That's why I was very surprised to find one case where Popper provided a single, hard-to-read quote, and gave an ungenerous and unreasonable interpretation. Unfortunately, Popper does this to one of my favorite authors: Burke.
Quotes are from The Open Society and Its Enemies p112-113. Popper starts by lumping Burke together with Aristotle even though their statements are quite different. Here's Aristotle:
To take care of virtue is the business of a stateAnd here is what Burke said:
[the state is] to be looked upon with other reverence, because it is not a partnership in things subservient only to the gross animal existence of a temporary and perishable natureNote that it says "other reverence" not just "reverence". This is because Popper left out important context. Popper goes on to paint Burke as a worshipper of the State. But Burke was actually saying the State deserves more reverence than a temporary agreement for trading coffee or calico. That's where the word "other" comes from.
Now, the main thing Popper says is that Burke and Aristotle are demanding that the State be worshipped, and be in charge of morality. Aristotle says very clearly that virtue is in the domain of the State, but Burke does not. Burke says the State is more important than "things subservient...". What things is he talking about? Trade of coffee for one. Burke goes on to explain that the State is a longterm partnership to achieve longterm ends. The main theme is to get liberty and prevent chaos. Those are exactly the things Popper thinks it proper that a State do. But Popper takes Burke to mean something else:
In other words, the state is said to be something higher or nobler than an association with rational ends; it is an object of worship.That is not what Burke said, at all. His ends are rational and he did not ask for worship. My guess is that Popper is being harsh because Burke used one religious word ("reverence") despite the fact that Burke was only demanding more reverence than trade contracts. Popper goes on to accuse Burke of wanting to legislate morality:
it is a demand that the realm of legality ... should be increased at the expense of the realm of morality proper ... [at the expense of] our own moral decisions ... [at the expense of] our conscience.That is what Aristotle demanded, but it's not even close to what Burke said. Nor is it consistent with Burke's record, e.g. his asking the State to be more lenient with Catholics. Popper then expands on his favored view (he calls it "protectionist"), which he is opposing to the Burke/Aristotle view:
from the protectionist point of view, the existing democratic states, though far from perfect, represent a very considerable achievement in social engineering of the right kind. Many forms of crime, of attack on the rights of human individuals by other individuals, have been practically suppressed or very considerably reduced, and courts of law administer justice fairly successfully in difficult conflicts of interest.I can't imagine Burke disagreeing with this!
 Popper gave no citation, but I found it, here's the full paragraph:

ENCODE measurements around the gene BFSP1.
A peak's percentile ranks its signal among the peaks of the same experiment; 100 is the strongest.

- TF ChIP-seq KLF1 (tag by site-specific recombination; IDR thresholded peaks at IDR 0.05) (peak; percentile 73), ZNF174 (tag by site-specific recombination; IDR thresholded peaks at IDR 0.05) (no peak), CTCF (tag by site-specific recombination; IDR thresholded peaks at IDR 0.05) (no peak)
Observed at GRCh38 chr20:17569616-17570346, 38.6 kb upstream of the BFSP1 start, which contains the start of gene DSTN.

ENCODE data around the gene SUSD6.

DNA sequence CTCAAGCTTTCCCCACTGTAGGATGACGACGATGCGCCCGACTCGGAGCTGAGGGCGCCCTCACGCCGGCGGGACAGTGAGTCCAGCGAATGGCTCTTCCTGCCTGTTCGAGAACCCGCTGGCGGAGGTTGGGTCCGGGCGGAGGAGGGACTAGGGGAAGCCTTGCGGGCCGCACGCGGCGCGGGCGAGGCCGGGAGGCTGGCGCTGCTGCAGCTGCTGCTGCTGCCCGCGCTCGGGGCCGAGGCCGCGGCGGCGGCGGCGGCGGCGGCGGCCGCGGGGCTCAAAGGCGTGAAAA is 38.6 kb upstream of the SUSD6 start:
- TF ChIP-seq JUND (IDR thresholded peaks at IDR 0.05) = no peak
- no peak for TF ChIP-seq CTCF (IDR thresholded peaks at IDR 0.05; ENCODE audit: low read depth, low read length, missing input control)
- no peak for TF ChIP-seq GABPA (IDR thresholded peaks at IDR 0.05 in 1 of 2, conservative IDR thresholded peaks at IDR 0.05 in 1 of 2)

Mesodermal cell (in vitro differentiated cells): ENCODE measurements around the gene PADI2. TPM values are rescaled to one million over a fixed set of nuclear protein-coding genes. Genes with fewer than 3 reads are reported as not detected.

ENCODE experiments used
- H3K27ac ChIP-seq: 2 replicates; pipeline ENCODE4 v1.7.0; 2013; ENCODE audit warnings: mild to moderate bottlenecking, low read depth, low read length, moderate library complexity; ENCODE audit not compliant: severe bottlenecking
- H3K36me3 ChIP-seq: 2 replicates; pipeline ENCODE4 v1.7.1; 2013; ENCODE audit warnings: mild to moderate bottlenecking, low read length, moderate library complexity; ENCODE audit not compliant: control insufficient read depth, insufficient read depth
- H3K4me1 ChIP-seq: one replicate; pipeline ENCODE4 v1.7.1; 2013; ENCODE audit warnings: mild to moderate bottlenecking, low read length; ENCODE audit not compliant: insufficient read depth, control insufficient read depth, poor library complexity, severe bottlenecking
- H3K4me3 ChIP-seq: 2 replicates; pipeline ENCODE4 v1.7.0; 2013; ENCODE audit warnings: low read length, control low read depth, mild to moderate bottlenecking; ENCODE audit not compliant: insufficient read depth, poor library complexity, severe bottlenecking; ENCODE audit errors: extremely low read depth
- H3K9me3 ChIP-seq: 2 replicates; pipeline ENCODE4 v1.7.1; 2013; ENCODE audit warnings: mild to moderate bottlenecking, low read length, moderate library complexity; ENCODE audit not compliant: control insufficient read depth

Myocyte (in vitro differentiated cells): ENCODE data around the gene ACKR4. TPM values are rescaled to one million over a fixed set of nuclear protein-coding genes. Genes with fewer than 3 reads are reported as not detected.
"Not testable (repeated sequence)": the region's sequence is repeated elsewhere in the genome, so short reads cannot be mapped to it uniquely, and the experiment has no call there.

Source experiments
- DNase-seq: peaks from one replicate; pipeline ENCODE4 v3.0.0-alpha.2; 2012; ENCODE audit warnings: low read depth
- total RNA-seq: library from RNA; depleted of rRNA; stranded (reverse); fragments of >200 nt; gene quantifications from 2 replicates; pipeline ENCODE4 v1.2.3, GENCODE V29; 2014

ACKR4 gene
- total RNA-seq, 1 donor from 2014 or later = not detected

SOCIETY is indeed a contract. Subordinate contracts for objects of mere occasional interest may be dissolved at pleasure "” but the state ought not to be considered as nothing better than a partnership agreement in a trade of pepper and coffee, calico, or tobacco, or some other such low concern, to be taken up for a little temporary interest, and to be dissolved by the fancy of the parties. It is to be looked on with other reverence, because it is not a partnership in things subservient only to the gross animal existence of a temporary and perishable nature. It is a partnership in all science; a partnership in all art; a partnership in every virtue and in all perfection. As the ends of such a partnership cannot be obtained in many generations, it becomes a partnership not only between those who are living, but between those who are living, those who are dead, and those who are to be born. Each contract of each particular state is but a clause in the great primeval contract of eternal society, linking the lower with the higher natures, connecting the visible and invisible world, according to a fixed compact sanctioned by the inviolable oath which holds all physical and all moral natures, each in their appointed place. This law is not subject to the will of those who by an obligation above them, and infinitely superior, are bound to submit their will to that law. The municipal corporations of that universal kingdom are not morally at liberty at their pleasure, and on their speculations of a contingent improvement, wholly to separate and tear asunder the bands of their subordinate community and to dissolve it into an unsocial, uncivil, unconnected chaos of elementary principles. It is the first and supreme necessity only, a necessity that is not chosen but chooses, a necessity paramount to deliberation, that admits no discussion and demands no evidence, which alone can justify a resort to anarchy. This necessity is no exception to the rule, because this necessity itself is a part, too, of that moral and physical disposition of things to which man must be obedient by consent or force; but if that which is only submission to necessity should be made the object of choice, the law is broken, nature is disobeyed, and the rebellious are outlawed, cast forth, and exiled from this world of reason, and order, and peace, and virtue, and fruitful penitence, into the antagonist world of madness, discord, vice, confusion, and unavailing sorrow.